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Deseret Morning News, Thursday, September 15, 2005

'Aida' entertains and wows with pageantry, color, intrigue

Vocals are strong; acting is quite good; costuming is lavish

By Sharon Haddock
Deseret Morning News

OREM — "Aida" is an interesting show — full of pageantry, color and the intrigue that comes when royal lovers are mismatched.

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Kandyce Cameron plays the feisty Nubian princess Aida, center, Justin Utley is Radames, right, and Cindy Winkel is Amneris in SCERA's "Aida."

Mark A. Philbrick
And once one recognizes it's based on an opera where plot development isn't a top priority, it's easier to sit back and simply enjoy it.

The vocals are strong.

The acting is quite good.

Costuming is lavish.

And the set is very unusual, basically a big rhomboid that works well as the backdrop for a palace, a museum, an Egyptian tomb, even a slave camp as the lights change colors and the story is told.

The leads are well chosen, and despite a few opening night slips and pauses with the lights, the soundtrack and the microphones, they carry the show with strength and class.

Radames is well-suited to be the Egyptian soldier who's never before broken with the future his father has designed for him. With limited opportunity to do so, Justin Utley plays Radames with sensitivity and passion. He gives believability to his character.

Aida, played by Kandyce Cameron, is poignant in her portrayal of a feisty Nubian princess who falls in love quite by accident after she's captured by the enemy and feels she's betraying her people if she follows her heart. The songs she sings are full of resonance and heart. She also avoids being weak or predictable.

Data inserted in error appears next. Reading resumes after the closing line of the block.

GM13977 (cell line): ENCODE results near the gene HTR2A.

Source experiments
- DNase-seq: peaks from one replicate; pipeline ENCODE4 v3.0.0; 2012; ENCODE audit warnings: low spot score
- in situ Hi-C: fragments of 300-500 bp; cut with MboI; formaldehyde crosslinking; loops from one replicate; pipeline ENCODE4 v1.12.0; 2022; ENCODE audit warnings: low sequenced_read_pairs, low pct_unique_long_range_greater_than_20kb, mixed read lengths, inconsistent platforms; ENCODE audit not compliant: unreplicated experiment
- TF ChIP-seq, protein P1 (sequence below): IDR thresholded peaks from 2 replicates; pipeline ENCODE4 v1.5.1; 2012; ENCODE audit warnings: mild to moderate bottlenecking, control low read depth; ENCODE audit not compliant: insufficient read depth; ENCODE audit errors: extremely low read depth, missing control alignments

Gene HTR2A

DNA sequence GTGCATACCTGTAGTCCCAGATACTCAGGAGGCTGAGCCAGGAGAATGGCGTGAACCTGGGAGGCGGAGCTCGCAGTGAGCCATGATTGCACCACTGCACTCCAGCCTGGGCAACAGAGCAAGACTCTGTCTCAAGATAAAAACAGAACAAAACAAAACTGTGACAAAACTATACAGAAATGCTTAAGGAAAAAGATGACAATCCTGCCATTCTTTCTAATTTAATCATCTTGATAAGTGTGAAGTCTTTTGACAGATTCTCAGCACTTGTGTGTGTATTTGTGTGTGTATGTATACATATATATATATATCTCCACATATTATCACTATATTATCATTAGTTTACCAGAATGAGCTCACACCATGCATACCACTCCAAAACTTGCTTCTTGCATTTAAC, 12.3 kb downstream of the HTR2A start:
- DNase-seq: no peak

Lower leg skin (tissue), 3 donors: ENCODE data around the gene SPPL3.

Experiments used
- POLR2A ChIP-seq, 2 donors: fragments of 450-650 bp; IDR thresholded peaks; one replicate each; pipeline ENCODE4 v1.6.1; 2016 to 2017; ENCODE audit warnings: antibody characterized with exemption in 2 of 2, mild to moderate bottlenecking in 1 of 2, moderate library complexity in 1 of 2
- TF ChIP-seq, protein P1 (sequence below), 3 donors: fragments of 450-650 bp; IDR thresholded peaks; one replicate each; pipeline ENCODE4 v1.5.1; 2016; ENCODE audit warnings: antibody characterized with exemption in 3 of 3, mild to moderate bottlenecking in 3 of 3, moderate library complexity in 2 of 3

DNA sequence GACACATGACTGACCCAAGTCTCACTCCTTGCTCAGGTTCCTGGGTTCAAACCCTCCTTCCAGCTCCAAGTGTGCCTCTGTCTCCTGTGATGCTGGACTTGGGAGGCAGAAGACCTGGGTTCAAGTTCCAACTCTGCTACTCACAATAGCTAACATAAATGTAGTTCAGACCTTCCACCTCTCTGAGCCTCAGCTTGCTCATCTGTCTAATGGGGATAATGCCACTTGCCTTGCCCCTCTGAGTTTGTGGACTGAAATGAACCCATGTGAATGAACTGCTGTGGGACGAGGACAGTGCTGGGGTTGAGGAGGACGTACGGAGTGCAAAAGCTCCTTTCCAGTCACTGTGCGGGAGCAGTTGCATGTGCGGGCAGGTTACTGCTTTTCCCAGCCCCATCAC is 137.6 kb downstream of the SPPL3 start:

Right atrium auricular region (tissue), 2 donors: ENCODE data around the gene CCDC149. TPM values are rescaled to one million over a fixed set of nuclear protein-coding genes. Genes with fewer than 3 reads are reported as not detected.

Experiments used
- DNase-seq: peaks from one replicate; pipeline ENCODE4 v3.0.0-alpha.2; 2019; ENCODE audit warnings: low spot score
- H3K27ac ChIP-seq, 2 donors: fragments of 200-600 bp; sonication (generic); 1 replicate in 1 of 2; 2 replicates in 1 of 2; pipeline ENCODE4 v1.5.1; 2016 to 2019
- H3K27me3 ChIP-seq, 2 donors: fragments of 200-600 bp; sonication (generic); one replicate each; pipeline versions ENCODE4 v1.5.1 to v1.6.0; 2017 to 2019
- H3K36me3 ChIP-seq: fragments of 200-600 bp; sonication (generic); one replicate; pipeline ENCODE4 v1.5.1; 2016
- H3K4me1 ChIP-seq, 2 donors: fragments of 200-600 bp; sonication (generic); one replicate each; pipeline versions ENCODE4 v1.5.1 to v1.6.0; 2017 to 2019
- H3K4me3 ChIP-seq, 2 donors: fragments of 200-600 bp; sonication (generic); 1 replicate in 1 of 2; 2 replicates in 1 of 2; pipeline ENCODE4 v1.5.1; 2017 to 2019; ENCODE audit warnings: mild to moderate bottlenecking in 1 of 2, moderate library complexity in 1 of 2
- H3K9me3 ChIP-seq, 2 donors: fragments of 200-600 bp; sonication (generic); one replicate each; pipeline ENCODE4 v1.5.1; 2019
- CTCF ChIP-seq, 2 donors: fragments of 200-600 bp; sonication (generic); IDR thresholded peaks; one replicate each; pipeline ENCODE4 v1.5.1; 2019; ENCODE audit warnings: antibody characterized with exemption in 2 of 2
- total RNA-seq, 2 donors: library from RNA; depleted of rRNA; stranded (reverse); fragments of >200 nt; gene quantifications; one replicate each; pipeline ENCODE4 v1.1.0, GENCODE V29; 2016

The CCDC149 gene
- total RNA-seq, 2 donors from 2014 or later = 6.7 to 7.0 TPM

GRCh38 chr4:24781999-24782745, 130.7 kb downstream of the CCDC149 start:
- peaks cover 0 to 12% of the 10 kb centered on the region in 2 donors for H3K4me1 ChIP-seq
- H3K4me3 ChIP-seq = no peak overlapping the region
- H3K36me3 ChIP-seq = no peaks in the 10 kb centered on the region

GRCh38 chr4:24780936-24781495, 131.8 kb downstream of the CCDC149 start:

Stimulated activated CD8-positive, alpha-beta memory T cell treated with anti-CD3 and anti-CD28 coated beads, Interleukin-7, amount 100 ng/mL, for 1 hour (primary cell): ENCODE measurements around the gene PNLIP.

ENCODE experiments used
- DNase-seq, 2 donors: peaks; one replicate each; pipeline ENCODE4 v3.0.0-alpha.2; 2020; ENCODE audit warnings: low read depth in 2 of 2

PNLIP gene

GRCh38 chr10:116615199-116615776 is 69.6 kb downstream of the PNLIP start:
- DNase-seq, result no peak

But it's Amneris, played by Cindy Winkel, who steals the show.

Surprisingly, she comes across as the most sympathetic character although she starts out belting out a song about how important it is to wear the right clothes really well.

She seems to truly enjoy herself as the spoiled and shallow daughter of a dying Pharaoh. She's later confused by Radames' lack of interest in their marriage and surprised to find herself on the outside of the love triangle.

It's Amneris who takes what's happened and makes a choice that shows both character and depth.

This is a show that takes an old Verdi opera and jazzes it up for the modern-day so it's lively, stunning and not entirely historically correct.

For instance, the pharaoh probably would have had someone taste his food for him. Does arsenic make one cough?

There's also a little bit of modesty built in that surely wasn't there for the Broadway show. A turtleneck wedding dress for an Egyptian princess?

And there's a lot of Elton John in the music, which isn't really a bad thing. It's just interesting.

This is a good show to see. It's light despite the doom headed toward the lovers, and it moves along at a nice pace.

For those who want to jump into theater without having to think a whole lot, it's a good one.

It's also a wonderful musical treat.


If you go. . .

What: "Aida"

Where: SCERA Showhouse II, 745 S. State, Orem

When: 7:30 p.m. through Oct. 3

How much: $12 adults, $10 children

Phone: 225-2569

Web: www.scera.org


E-mail: haddoc@desnews.com


© 2005 Deseret News Publishing Company
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